How much race car driving did Christian Bale actually get to do for Ford v Ferrari? Bale plays British World War II veteran/professional driver Ken Miles in the sports drama, which is based on a true story. Bale lost about 70 pounds for the role, but that doesn't mean he went so Method he became a professional race car driver and was given the keys to the kingdom.
Ford v Ferrari producer Peter Chernin was asked how much driving Christian Bale is actually doing himself in this movie. Here's Chernin's response:
He is doing very little driving. [Laughter] He is driving to work in the morning.
At least preserve the mystery, man! But, yeah, there are only so many stunts actors would be allowed to do, and I can imagine insurance issues, as well as just practical issues, would lead a movie like Ford v Ferrari to look to professionals for the major driving scenes. And are we sure Christian Bale even drove himself to work in the morning or was he picked up and brought to set?
You may or may not have read that both Brad Pitt and Tom Cruise were once attached to Ford v Ferrari. During THR's Producer Roundtable discussion, Peter Chernin said the movie was in development about 15 years, so there were many changes. That came up when Once Upon a Time in Hollywood producer David Heyman jumped in to talk about Brad Pitt driving in Quentin Tarantino's movie:
Funny enough, driving is a big part of Once Upon a Time in Hollywood, and we watched quite a lot of films about Los Angeles in 1969 of driving shots. But I think Brad [Pitt] loved driving along Hollywood Boulevard and the freeway filled with cars from 1969, being able to go at [it] much faster than he would be normally.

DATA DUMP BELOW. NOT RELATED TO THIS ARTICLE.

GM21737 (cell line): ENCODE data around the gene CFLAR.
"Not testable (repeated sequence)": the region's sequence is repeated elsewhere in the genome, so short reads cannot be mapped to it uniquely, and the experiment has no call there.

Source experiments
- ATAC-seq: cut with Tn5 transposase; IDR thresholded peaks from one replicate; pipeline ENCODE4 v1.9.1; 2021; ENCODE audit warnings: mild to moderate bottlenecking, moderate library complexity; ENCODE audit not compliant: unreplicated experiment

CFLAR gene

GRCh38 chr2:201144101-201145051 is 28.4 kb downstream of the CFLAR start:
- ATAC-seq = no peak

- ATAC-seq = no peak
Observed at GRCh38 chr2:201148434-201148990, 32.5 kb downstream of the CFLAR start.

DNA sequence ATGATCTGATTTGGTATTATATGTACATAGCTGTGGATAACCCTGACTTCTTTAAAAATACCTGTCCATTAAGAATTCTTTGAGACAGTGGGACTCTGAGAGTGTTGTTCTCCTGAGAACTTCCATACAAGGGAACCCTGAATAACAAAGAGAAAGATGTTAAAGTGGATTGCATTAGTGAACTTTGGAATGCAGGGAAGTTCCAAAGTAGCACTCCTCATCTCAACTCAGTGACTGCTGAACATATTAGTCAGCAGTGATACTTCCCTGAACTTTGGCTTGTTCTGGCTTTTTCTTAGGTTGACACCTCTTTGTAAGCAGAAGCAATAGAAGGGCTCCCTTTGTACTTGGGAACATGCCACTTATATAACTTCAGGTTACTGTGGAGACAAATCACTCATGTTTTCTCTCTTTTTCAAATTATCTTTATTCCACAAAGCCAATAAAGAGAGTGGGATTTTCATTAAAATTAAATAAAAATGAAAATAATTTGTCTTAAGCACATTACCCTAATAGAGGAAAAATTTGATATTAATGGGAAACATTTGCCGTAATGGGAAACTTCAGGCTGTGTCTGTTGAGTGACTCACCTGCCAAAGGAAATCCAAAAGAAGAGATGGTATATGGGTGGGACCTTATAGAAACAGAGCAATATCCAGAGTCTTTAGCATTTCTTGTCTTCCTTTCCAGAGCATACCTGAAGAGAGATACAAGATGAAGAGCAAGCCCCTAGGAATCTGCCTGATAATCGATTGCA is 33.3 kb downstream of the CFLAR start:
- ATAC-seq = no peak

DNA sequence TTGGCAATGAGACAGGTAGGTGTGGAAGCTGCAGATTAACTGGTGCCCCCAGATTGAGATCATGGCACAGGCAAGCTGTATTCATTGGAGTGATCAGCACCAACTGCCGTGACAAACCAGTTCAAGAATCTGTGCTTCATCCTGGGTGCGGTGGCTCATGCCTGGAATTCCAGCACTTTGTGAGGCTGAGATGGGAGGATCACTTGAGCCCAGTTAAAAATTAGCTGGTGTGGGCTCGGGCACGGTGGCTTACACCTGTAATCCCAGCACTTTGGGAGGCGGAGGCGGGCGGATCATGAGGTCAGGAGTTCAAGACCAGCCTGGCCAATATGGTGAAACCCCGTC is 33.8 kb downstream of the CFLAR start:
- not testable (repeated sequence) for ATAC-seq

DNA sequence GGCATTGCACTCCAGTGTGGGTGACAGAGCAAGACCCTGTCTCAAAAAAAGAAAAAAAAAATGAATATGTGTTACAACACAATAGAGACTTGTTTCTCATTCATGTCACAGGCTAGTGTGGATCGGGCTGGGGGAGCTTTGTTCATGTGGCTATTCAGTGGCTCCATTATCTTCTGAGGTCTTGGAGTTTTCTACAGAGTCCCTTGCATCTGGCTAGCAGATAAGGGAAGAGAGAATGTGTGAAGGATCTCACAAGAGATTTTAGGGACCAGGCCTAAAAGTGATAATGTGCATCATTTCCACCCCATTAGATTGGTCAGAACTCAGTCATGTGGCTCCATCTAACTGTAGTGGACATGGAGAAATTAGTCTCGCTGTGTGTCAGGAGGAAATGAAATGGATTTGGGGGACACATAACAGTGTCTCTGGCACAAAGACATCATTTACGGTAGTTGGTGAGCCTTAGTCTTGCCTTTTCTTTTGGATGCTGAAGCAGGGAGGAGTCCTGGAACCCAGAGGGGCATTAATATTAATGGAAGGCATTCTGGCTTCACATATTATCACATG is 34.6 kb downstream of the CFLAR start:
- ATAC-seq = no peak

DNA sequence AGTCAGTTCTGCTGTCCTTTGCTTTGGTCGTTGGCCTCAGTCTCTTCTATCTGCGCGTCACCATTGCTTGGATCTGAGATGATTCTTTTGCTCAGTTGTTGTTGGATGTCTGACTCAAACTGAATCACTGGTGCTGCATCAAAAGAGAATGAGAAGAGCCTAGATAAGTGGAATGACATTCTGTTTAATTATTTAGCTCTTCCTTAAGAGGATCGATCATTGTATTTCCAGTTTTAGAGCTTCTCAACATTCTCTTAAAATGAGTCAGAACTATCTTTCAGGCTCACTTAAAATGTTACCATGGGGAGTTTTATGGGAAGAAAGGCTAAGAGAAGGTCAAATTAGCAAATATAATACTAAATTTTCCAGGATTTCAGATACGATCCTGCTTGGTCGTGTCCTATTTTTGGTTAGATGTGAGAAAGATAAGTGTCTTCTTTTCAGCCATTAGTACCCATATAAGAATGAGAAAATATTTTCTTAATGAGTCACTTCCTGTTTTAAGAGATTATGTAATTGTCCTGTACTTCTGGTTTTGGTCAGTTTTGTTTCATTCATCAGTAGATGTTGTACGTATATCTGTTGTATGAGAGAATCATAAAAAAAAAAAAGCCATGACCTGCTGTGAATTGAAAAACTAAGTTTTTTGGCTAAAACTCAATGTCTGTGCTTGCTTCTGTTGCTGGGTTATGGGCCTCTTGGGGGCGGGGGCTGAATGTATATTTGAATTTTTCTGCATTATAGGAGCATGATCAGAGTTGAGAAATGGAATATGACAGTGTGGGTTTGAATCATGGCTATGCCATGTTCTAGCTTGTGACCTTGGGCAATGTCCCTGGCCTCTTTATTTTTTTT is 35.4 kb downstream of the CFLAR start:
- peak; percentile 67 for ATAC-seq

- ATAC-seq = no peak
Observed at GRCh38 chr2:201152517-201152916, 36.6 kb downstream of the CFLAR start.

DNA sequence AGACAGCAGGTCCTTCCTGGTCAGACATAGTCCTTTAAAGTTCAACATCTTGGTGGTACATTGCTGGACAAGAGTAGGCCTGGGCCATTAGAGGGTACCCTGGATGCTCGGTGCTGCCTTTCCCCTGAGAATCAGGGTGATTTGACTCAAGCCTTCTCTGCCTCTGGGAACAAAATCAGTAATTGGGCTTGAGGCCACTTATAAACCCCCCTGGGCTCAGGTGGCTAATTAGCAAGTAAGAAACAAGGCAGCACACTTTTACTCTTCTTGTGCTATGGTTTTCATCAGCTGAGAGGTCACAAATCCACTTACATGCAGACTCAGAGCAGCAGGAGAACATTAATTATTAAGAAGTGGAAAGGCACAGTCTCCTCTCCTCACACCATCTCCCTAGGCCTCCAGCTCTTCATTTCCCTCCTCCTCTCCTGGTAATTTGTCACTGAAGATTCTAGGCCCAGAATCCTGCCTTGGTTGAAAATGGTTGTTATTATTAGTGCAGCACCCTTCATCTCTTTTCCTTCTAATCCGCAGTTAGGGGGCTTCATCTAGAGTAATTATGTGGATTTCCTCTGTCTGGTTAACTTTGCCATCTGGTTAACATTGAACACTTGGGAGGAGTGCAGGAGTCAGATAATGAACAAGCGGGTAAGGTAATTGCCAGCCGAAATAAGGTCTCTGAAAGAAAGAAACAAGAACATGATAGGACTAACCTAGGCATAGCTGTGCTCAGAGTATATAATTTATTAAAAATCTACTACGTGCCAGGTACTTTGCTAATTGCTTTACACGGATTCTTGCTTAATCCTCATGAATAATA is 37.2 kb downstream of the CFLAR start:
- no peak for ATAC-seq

Sounds like that much driving is OK for an actor on set -- and let's be honest, if Tom Cruise were on set for Ford v Ferrari he'd insist on doing a lot of the driving himself, even if he ended up with injuries. But Ford v Ferrari had some tricky racing scenes, as Peter Chernin explained, and just choreographing them was the biggest challenge of the film:
The thing that was crazily challenging is those race scenes. We shot in four different locations at different times, months apart. Le Mans doesn't look anything today like what it looked like, so we had an idea of how to re-create the race track. We built the grandstands in an airport up in Santa Clara. But we shot two of the turns in Georgia. And we were shooting them months apart with different cars, so it was incredibly complicated to just get the choreography of the race going.
Ford v Ferrari took pains to match history as much as possible, although certain things were changed from the real story. Fans have really taken to the movie, giving Christian Bale and Matt Damon rave reviews and launching the film to #1 at the box office in its opening last weekend. It's going to have to pump the brakes this weekend, though, for Frozen II and company. But Ford v Ferrari will still be in theaters if you want to check it out.